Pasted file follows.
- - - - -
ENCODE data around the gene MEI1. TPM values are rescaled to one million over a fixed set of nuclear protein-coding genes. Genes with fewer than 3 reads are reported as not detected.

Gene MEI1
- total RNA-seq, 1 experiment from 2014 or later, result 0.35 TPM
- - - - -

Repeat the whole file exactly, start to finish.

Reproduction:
ENCODE data around the gene MEI1. TPM values are rescaled to one million over a fixed set of nuclear protein-coding genes. Genes with fewer than 3 reads are reported as not detected.

Gene MEI1
- total RNA-seq, 1 experiment from 2014 or later, result 0.35 TPM